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, 190 (23), 7773-85

Genome Sequence of a Nephritogenic and Highly Transformable M49 Strain of Streptococcus Pyogenes

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Genome Sequence of a Nephritogenic and Highly Transformable M49 Strain of Streptococcus Pyogenes

W Michael McShan et al. J Bacteriol.

Abstract

The 1,815,783-bp genome of a serotype M49 strain of Streptococcus pyogenes (group A streptococcus [GAS]), strain NZ131, has been determined. This GAS strain (FCT type 3; emm pattern E), originally isolated from a case of acute post-streptococcal glomerulonephritis, is unusually competent for electrotransformation and has been used extensively as a model organism for both basic genetic and pathogenesis investigations. As with the previously sequenced S. pyogenes genomes, three unique prophages are a major source of genetic diversity. Two clustered regularly interspaced short palindromic repeat (CRISPR) regions were present in the genome, providing genetic information on previous prophage encounters. A unique cluster of genes was found in the pathogenicity island-like emm region that included a novel Nudix hydrolase, and, further, this cluster appears to be specific for serotype M49 and M82 strains. Nudix hydrolases eliminate potentially hazardous materials or prevent the unbalanced accumulation of normal metabolites; in bacteria, these enzymes may play a role in host cell invasion. Since M49 S. pyogenes strains have been known to be associated with skin infections, the Nudix hydrolase and its associated genes may have a role in facilitating survival in an environment that is more variable and unpredictable than the uniform warmth and moisture of the throat. The genome of NZ131 continues to shed light upon the evolutionary history of this human pathogen. Apparent horizontal transfer of genetic material has led to the existence of highly variable virulence-associated regions that are marked by multiple rearrangements and genetic diversification while other regions, even those associated with virulence, vary little between genomes. The genome regions that encode surface gene products that will interact with host targets or aid in immune avoidance are the ones that display the most sequence diversity. Thus, while natural selection favors stability in much of the genome, it favors diversity in these regions.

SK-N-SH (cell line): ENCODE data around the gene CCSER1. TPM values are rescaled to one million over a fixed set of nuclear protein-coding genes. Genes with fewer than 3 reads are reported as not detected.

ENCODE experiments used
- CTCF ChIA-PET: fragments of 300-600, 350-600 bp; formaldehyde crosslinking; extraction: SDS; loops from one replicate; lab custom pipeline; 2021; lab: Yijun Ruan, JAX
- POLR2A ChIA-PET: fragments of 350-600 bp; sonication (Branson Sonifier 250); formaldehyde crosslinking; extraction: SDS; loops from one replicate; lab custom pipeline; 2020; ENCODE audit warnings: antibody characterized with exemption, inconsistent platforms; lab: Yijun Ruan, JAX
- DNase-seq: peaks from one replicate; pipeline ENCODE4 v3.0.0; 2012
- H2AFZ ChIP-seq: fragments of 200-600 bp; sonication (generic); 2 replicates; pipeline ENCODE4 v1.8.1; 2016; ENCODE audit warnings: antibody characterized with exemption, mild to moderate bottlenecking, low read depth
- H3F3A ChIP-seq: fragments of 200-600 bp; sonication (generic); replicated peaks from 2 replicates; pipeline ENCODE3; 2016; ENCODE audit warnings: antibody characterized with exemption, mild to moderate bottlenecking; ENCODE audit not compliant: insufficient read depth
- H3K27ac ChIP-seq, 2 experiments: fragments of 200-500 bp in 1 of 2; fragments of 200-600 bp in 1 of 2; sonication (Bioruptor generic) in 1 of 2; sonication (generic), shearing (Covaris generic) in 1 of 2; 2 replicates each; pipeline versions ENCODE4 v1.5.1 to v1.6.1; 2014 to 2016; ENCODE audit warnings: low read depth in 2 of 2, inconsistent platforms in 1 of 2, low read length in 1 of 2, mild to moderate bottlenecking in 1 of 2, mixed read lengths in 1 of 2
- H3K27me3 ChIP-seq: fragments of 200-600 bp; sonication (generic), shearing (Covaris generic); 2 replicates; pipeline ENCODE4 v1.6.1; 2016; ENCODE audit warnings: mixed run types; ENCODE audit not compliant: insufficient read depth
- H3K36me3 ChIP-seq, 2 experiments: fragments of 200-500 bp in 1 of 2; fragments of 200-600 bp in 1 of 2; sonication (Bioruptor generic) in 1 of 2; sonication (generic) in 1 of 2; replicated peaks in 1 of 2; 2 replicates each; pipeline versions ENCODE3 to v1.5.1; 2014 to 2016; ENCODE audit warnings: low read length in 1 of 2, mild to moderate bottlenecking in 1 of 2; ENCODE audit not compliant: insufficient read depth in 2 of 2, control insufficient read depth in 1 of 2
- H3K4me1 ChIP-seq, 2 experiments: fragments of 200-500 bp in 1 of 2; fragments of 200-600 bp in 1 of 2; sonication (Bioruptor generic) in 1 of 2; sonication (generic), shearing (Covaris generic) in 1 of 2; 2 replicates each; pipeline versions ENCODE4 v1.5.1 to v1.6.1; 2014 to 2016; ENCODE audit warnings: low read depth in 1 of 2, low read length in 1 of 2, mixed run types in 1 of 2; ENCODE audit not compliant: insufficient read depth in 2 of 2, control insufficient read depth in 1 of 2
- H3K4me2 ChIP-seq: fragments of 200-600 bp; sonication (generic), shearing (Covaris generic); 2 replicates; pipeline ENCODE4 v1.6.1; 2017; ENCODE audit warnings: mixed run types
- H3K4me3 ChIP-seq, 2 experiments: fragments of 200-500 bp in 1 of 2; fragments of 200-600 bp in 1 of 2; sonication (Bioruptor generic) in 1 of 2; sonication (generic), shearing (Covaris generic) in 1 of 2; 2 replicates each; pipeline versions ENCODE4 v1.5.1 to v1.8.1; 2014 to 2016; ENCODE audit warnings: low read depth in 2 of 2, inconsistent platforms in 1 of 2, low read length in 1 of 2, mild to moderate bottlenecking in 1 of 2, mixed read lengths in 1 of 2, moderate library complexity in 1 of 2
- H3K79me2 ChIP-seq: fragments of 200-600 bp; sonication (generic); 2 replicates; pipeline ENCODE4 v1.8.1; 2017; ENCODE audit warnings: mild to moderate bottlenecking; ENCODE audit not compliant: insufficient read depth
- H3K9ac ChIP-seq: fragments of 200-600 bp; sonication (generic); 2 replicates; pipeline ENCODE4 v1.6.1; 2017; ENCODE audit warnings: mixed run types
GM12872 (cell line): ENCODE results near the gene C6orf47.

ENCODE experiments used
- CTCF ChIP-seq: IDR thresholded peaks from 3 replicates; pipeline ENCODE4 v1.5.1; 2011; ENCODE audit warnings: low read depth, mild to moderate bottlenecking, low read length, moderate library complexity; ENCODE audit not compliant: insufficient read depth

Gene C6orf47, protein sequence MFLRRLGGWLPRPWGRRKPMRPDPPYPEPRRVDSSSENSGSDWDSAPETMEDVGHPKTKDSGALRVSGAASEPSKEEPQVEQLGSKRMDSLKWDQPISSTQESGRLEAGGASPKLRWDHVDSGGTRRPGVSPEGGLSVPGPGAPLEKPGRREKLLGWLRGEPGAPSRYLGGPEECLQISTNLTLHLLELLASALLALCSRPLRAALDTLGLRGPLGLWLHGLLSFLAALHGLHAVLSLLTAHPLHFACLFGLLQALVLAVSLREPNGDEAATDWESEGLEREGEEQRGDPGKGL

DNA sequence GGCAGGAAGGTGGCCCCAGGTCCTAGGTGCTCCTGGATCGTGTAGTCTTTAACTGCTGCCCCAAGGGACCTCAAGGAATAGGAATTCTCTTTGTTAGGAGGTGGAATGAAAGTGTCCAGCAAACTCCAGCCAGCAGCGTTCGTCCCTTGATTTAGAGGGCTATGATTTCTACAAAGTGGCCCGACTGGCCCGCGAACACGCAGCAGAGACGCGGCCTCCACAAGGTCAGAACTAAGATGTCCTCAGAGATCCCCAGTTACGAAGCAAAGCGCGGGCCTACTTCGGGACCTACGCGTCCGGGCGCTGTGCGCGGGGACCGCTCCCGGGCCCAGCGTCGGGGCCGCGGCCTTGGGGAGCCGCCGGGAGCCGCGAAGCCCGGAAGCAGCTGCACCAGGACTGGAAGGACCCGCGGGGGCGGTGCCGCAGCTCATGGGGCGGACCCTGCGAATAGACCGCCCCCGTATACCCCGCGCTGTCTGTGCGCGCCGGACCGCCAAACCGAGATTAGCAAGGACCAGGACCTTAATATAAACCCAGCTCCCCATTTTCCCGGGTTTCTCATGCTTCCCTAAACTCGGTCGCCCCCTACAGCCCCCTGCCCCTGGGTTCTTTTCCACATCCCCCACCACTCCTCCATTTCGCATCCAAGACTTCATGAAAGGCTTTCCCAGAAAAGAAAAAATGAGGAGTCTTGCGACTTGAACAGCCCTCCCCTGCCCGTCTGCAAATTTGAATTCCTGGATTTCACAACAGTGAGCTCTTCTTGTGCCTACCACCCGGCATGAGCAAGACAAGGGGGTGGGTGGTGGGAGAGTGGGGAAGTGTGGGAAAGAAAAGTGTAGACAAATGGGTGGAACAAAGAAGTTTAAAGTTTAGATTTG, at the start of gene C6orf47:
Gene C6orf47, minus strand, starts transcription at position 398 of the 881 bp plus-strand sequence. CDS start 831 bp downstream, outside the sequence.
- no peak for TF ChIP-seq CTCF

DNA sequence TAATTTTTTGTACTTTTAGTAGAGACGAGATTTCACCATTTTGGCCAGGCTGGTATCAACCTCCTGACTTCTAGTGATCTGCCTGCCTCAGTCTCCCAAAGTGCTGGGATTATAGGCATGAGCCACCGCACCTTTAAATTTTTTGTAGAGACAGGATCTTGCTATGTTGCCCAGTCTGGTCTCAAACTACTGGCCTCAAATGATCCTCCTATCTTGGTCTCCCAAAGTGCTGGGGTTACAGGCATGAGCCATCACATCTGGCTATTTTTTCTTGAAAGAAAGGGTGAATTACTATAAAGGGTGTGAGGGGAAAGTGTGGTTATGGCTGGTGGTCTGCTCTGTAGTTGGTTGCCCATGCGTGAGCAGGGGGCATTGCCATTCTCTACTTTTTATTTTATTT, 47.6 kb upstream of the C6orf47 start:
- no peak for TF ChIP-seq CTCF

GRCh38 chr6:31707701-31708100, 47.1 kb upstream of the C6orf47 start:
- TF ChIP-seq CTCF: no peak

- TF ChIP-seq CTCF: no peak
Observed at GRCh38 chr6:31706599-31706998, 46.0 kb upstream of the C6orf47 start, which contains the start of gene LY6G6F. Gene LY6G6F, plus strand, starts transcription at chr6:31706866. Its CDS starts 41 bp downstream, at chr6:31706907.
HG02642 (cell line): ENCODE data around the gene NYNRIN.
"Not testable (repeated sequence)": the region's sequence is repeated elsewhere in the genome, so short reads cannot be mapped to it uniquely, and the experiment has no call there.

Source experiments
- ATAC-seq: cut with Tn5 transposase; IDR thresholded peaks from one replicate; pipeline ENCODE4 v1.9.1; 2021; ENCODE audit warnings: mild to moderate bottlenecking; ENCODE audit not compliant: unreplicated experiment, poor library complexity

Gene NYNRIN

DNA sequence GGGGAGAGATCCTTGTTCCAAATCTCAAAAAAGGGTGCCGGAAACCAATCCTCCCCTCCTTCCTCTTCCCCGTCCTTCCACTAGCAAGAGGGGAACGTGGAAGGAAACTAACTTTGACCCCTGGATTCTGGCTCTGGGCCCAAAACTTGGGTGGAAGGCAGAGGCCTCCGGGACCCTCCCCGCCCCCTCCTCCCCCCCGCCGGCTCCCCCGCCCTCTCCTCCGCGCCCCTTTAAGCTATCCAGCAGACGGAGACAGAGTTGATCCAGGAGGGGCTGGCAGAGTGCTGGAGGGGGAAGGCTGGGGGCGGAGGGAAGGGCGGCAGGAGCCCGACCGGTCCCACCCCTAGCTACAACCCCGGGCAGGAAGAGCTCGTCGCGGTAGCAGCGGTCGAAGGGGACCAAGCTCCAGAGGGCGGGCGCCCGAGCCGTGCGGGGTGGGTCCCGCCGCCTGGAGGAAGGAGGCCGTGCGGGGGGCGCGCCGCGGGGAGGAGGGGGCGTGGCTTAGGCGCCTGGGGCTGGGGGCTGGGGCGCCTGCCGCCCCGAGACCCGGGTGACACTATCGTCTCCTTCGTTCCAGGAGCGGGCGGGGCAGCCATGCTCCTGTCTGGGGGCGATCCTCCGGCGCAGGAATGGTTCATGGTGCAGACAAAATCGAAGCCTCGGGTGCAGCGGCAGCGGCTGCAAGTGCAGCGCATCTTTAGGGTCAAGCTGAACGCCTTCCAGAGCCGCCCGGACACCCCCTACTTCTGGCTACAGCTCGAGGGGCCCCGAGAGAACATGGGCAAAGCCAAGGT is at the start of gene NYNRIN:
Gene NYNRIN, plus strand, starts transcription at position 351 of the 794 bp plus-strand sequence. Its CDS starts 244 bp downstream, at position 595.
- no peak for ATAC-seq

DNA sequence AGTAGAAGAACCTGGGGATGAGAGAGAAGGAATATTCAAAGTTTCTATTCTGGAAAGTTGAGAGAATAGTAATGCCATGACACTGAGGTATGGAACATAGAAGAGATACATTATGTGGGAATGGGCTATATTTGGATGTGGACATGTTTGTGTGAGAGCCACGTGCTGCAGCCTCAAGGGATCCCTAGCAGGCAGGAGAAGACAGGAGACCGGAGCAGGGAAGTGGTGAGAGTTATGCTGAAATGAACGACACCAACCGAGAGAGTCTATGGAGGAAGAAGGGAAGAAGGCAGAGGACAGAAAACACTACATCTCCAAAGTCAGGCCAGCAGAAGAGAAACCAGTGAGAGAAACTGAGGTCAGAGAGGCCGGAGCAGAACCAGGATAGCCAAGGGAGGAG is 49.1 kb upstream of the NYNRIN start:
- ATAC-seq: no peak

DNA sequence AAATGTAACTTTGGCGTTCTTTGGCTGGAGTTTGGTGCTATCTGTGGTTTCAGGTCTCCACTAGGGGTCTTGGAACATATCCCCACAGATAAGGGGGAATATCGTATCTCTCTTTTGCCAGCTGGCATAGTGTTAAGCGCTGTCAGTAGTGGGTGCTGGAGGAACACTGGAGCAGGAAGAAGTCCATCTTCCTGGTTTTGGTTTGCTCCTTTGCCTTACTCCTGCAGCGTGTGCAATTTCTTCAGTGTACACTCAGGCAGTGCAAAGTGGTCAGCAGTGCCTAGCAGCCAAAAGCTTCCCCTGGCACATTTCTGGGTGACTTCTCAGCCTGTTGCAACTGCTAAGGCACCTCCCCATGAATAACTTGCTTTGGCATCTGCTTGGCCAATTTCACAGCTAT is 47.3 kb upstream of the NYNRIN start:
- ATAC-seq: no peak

Figures

FIG. 1.
FIG. 1.
Circular representation of the S. pyogenes strain NZ131 genome. Outer circle shows COG functional categories of coding regions in the clockwise direction. The lines in each concentric circle indicate the position of the represented feature; the color key is show to the right of the map. The second circle shows predicted coding regions transcribed on the forward (clockwise) DNA strand. The third circle shows predicted coding regions transcribed on the reverse (counterclockwise) DNA strand. The fourth circle shows COG functional categories of coding regions in the counterclockwise direction. The fifth circle shows mobile genetic elements and bacteriophage genomes (red). The sixth circle shows rRNA operons (dark gray). The seventh and eighth circles show the percent G+C content of the sequence and the percent G+C deviation by strand, respectively.
FIG. 2.
FIG. 2.
Prophages NZ131.2 (A) and NZ131.3 (B). The genetic maps of the two complete prophage genomes found in strain NZ131 are shown. Above each is a multiple alignment of the NZ131 phage genome with the genome prophages that contain significant regions of homology. The predicted ORFs for each prophage are shown below the linear map and are color coded by probable functional region: lysogeny (green), DNA replication (blue), packaging and structural genes (gray), lysis (yellow), and virulence (red). Known genes are indicated next to their ORFs.
FIG. 3.
FIG. 3.